"I'm Scared to Death of the Fentanyl Patch"



By Jane Mundy

Trail, BC — Tony was a commercial diver for 25 years until a year ago when he was diagnosed with bone necrosis (dysbaric osteonecrosis), a painful disease that is well known as a long term consequence of diving. To help manage the pain, his doctor first prescribed morphine then he started wearing the fentanyl patch. “I am scared to death of these fentanyl Duragesic patches,” says Tony.

“I was on slow-release morphine before getting the patch but I was so tired of taking pills that my doctor suggested I try the fentanyl,” says Tony. “I thought it would be a good alternative rather than swallowing so many pills three times a day. But in retrospect I would rather be on the pills—I had more energy and they are probably safer.

“At first the fentanyl patch seemed to be working well but sometimes I would get ‘cold’ patches, meaning they wouldn’t last the 3 days. [The Duragesic fentanyl patch is supposed to be changed every 3 days]. I would get anywhere from 12 to 48 hours of relief but occasionally I would get a ‘hot’ patch and not change it for 5 days. I was used to changing it every 3 days no matter what. If I changed the patch more than that, my doctor might think I was abusing the drug.” Consequently, Tony often endured pain for one or two days…

“The last time I had a hot patch I was extremely lethargic and slept most of the time,” he explains. “When it first happened I had no idea what was going on. I definitely had no pain when I wore a hot patch. But I just feel dopey all the time and it takes me a long time to wake up in the morning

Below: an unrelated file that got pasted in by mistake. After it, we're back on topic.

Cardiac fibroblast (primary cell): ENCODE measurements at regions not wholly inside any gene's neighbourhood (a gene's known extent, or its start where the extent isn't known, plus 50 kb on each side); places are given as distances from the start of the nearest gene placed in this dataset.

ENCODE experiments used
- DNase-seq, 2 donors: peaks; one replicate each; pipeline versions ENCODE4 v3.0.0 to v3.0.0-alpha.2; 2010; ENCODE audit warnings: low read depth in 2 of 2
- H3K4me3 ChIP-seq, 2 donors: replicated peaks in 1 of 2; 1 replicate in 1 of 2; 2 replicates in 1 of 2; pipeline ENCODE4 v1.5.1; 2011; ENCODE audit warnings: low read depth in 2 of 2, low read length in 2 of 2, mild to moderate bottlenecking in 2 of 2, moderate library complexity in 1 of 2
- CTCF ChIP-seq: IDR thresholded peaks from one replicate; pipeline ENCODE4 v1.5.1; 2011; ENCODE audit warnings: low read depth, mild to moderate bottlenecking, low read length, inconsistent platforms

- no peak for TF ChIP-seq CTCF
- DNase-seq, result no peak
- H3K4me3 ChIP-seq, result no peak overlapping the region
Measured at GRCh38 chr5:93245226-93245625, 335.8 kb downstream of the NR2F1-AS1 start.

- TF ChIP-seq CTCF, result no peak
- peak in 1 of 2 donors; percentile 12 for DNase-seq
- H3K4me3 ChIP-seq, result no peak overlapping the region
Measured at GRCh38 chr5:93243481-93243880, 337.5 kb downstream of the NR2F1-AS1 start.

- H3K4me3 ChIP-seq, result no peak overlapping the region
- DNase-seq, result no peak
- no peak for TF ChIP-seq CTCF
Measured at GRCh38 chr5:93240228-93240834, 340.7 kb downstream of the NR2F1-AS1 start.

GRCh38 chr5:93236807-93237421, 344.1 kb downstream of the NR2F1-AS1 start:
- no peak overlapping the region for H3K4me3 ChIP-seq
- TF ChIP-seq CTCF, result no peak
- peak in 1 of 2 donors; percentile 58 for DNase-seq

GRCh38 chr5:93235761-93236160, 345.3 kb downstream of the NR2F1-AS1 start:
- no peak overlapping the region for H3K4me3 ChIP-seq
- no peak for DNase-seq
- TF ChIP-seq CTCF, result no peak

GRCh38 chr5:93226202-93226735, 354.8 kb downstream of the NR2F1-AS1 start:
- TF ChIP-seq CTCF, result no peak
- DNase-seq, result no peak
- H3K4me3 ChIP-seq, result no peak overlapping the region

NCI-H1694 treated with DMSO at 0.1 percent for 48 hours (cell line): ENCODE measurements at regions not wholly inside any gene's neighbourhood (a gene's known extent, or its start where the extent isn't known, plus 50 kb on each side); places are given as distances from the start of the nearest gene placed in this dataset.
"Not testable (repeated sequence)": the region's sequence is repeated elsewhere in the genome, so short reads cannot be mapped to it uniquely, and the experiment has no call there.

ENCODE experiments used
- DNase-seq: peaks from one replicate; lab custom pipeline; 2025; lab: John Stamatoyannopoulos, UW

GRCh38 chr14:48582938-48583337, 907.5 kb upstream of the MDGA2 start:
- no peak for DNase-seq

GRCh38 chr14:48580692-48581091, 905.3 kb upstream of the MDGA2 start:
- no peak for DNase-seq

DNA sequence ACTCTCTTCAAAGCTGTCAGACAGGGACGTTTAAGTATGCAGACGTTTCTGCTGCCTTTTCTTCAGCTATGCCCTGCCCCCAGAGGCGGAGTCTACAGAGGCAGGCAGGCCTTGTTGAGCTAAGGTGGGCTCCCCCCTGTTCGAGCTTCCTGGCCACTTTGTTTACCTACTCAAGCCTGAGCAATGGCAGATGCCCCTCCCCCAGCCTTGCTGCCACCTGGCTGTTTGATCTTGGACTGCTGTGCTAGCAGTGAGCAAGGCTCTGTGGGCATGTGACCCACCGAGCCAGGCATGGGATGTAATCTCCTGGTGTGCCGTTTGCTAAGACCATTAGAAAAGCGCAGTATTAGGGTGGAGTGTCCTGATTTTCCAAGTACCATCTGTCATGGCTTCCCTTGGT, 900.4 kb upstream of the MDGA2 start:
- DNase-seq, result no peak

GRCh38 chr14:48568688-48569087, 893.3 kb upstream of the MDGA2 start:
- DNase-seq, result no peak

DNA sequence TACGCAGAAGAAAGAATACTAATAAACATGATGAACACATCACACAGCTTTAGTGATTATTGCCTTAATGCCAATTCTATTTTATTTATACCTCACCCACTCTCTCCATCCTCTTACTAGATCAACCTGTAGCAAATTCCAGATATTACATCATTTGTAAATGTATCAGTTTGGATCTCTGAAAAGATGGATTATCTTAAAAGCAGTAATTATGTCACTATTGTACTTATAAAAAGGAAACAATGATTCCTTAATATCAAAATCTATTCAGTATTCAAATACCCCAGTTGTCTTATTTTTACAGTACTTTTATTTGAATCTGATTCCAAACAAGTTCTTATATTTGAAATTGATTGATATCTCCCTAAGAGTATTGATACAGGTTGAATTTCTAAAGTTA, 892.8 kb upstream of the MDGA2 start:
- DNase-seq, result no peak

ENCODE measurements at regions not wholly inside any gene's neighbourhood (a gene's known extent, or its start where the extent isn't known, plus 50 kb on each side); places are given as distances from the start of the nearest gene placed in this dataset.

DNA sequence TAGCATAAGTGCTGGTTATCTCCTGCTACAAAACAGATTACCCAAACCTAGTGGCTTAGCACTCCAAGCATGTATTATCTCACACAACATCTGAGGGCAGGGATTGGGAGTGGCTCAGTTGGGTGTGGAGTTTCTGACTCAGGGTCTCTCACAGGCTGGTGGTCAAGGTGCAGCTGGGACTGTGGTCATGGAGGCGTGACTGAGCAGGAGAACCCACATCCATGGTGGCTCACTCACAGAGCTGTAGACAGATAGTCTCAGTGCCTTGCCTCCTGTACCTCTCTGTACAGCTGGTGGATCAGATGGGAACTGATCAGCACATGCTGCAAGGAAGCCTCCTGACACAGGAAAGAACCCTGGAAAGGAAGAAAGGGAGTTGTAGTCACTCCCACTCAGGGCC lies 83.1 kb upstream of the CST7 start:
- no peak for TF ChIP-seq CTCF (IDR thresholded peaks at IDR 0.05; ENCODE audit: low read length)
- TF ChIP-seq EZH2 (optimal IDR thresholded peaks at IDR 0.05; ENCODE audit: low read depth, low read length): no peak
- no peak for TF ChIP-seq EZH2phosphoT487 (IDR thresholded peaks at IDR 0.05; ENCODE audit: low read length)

I was on the same dosage for about 8 months and then my doctor upped the amount to 125 micrograms–from 100 micrograms,” says Tony. “I mentioned this problem—that all patches are not created equally– to my doctor and he had no comment; in other words he doesn’t have a solution. I think that he believes the manufacturer rather than his patient, like many doctors will do. 

I talked to my doctor about coming off the patch but he thinks it will be a step backwards—I think it might have something to do with the medical profession getting a kickback from the Duragesic patch manufacturer. I would like to change doctors but that is pretty much impossible here in British Columbia, at least right now.

I really don’t know what to do because I am scared to death of these damn things: I don’t know what is in store every time I put one on. I have made a point of not changing them in the evening before bed: I am afraid of getting a hot patch and not making it through the night. 

The bottom line is that I believe this is a dangerous drug and it should come off the market. To anybody wearing these patches: whatever you do, don’t change them before going to bed; that is the worst and the most dangerous time. “


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